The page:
Though Corman’s films were exploitation and gratuitously breast heavy, Corman opened the doors for women as well. Says Gale Anne Hurd (producer Aliens, The Terminator, Walking Dead), “At the time, he was the only person in Hollywood who would ask a woman coming in for a job as an executive assistant, ‘Ultimately, what kind of career path do you want to take?’ I didn’t think there was a career path! It hadn’t occurred to me. And I said, ‘Roger, I’d like follow in your footsteps and be a producer.’ And he said, ‘Tremendous!’” Many of the women and men interviewed for Crab Monsters attest to the fact that the number of women on Corman productions from directors to writers to producers to crew exceeded what was happening elsewhere in the Hollywood system.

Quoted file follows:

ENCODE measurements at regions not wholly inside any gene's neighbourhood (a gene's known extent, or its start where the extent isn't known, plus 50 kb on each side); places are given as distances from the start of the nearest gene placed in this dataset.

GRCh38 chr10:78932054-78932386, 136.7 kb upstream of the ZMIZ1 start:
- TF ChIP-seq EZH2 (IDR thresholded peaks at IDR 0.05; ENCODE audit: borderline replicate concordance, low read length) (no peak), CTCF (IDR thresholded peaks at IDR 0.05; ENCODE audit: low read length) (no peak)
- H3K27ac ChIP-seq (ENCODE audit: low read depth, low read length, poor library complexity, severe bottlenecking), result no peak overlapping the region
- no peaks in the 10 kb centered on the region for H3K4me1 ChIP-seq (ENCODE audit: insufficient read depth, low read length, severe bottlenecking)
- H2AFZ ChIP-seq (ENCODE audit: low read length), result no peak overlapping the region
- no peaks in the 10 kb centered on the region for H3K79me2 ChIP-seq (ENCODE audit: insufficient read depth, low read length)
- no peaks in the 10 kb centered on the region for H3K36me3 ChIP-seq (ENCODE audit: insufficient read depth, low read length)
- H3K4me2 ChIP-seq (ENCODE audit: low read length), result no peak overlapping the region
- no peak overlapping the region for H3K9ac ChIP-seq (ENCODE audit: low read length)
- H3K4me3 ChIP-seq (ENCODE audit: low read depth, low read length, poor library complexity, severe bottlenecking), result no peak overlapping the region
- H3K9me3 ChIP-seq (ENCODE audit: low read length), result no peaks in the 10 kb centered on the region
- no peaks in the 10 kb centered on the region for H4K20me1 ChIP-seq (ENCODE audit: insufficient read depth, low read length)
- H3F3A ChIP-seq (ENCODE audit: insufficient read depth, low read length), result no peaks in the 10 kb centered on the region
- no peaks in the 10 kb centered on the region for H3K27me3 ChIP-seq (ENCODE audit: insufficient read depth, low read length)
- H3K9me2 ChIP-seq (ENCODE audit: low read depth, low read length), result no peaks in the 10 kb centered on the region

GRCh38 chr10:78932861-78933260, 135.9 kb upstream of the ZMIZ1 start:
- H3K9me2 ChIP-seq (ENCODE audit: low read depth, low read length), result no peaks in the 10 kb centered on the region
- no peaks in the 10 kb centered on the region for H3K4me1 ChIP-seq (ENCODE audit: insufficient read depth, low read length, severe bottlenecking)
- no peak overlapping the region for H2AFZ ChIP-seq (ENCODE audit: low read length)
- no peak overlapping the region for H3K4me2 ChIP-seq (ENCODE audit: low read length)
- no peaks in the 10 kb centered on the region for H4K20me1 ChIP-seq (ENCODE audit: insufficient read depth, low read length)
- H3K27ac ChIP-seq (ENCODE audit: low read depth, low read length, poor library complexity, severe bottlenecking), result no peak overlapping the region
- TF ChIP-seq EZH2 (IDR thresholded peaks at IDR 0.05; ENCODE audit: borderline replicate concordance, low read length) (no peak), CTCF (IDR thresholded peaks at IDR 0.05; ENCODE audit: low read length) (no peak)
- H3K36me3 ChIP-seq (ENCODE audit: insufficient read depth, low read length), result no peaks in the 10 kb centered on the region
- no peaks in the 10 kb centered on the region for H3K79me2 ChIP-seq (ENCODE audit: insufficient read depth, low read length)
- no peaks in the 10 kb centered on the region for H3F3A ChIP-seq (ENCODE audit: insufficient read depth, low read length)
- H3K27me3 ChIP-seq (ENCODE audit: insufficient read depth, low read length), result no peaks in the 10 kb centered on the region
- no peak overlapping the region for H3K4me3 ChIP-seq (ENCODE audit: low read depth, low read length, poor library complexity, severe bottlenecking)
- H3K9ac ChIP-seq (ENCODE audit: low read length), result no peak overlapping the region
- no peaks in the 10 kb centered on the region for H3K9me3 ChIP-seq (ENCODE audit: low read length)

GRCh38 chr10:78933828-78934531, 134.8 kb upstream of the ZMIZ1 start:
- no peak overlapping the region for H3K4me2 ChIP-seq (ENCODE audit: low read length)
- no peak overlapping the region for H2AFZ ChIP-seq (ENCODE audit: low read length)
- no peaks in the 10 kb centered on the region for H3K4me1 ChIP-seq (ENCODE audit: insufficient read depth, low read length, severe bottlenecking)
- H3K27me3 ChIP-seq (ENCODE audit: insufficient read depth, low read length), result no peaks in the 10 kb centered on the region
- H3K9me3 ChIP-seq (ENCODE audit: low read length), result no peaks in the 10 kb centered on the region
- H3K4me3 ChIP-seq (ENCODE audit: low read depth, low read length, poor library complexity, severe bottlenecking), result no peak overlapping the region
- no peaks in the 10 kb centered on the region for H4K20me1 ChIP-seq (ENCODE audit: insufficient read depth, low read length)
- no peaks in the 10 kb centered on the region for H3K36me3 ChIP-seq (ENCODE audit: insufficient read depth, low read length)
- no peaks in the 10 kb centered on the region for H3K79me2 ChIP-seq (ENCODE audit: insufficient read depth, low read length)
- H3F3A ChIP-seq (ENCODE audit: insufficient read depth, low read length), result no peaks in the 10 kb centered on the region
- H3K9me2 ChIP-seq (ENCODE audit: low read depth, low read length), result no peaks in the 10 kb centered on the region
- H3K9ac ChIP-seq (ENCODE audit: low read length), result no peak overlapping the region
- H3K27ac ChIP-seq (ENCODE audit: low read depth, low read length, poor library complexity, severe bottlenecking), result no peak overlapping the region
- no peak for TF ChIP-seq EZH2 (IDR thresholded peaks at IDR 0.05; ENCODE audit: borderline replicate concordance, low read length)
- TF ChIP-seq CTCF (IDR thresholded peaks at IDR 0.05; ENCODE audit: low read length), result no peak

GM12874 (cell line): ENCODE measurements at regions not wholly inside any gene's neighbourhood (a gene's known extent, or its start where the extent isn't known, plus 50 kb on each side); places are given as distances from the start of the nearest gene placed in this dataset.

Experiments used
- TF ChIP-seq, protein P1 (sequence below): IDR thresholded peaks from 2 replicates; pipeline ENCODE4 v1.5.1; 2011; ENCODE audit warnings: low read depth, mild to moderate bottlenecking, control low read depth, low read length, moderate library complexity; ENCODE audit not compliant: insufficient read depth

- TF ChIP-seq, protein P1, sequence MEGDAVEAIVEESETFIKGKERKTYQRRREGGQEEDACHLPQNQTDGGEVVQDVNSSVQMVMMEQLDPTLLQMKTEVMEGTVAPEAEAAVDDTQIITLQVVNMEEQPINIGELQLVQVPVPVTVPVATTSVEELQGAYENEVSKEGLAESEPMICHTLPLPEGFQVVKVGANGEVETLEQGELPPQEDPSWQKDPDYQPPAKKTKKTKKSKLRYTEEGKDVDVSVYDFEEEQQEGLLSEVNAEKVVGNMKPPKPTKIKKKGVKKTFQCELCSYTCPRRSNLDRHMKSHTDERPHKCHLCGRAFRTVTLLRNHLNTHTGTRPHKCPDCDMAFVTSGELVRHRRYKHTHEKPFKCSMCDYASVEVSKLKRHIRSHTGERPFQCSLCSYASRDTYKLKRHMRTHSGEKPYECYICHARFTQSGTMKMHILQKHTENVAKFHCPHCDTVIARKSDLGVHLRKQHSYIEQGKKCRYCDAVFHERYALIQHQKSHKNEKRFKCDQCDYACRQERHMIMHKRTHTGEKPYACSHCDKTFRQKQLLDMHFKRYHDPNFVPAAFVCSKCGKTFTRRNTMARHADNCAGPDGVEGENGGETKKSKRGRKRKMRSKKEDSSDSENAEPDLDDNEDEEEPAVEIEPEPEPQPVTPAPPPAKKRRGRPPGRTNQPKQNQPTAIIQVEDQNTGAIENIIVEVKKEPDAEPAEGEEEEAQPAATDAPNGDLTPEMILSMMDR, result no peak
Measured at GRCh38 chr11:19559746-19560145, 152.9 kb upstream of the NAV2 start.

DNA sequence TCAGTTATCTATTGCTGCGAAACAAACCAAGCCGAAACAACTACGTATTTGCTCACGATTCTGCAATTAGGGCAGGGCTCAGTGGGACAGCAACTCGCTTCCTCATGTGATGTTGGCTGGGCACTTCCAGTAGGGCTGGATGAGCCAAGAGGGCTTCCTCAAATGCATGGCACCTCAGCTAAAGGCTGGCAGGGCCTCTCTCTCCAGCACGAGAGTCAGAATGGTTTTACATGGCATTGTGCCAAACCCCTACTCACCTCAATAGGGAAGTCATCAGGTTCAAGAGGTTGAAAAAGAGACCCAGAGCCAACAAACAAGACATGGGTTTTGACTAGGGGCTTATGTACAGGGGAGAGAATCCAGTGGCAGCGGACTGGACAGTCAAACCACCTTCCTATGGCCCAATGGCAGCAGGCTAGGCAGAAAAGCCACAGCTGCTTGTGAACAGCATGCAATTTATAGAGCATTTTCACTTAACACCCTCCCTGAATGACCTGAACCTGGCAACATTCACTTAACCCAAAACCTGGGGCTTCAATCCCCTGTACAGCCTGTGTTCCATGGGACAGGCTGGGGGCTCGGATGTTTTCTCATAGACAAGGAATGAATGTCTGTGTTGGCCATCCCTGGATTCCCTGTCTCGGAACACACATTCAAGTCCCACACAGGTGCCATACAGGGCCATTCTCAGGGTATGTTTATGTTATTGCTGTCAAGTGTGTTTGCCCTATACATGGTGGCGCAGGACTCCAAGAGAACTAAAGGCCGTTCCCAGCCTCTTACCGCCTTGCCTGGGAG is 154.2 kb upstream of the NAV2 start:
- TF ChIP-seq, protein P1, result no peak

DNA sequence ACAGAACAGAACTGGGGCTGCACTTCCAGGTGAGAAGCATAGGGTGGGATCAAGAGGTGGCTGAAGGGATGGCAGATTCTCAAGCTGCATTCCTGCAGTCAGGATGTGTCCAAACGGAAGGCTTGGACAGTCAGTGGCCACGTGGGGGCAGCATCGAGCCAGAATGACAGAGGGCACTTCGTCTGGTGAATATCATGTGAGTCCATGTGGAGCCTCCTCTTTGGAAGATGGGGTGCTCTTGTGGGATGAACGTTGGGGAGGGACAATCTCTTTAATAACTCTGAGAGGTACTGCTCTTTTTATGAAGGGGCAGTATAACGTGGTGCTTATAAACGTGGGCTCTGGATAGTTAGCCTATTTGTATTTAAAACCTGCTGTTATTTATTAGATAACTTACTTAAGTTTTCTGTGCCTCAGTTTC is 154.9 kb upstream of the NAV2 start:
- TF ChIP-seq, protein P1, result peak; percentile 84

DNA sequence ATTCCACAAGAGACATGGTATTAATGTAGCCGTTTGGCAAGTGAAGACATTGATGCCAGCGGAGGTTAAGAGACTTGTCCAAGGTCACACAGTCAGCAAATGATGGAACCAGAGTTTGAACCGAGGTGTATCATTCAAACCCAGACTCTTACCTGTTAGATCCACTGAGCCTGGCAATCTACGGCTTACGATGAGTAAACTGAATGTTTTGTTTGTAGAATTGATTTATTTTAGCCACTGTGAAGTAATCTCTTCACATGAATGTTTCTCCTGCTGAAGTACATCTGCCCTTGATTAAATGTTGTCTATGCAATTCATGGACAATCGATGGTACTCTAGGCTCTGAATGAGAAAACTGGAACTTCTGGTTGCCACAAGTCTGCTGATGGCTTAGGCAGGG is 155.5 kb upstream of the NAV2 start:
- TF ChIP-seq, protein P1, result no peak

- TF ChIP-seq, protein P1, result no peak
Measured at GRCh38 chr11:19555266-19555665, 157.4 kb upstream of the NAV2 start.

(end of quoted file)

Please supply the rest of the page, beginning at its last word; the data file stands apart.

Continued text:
Also of interest is that in the 70s Corman started distributing European art house fare in America. Fellini, Kurosawa and Bergman made it to the theaters courtesy of Corman’s support. Corman liked the films, and the ever savvy businessman in him realized that there was money to be made.
Crab Monsters is beautifully laid out with hundreds of pages of photos, posters and graphic goodies befitting Corman’s oeuvre. Needless to say, the book is filled with fantastic anecdotes. Death Race 2000 is one of my favorite Corman productions. Sylvester Stallone tells a great story about straying from the script and inserting his own dialogue into Death Race, confident that he could get away with it because he knew the production was too cheap to do second takes. Stallone then credits that experience with building up his confidence to write the Rocky script.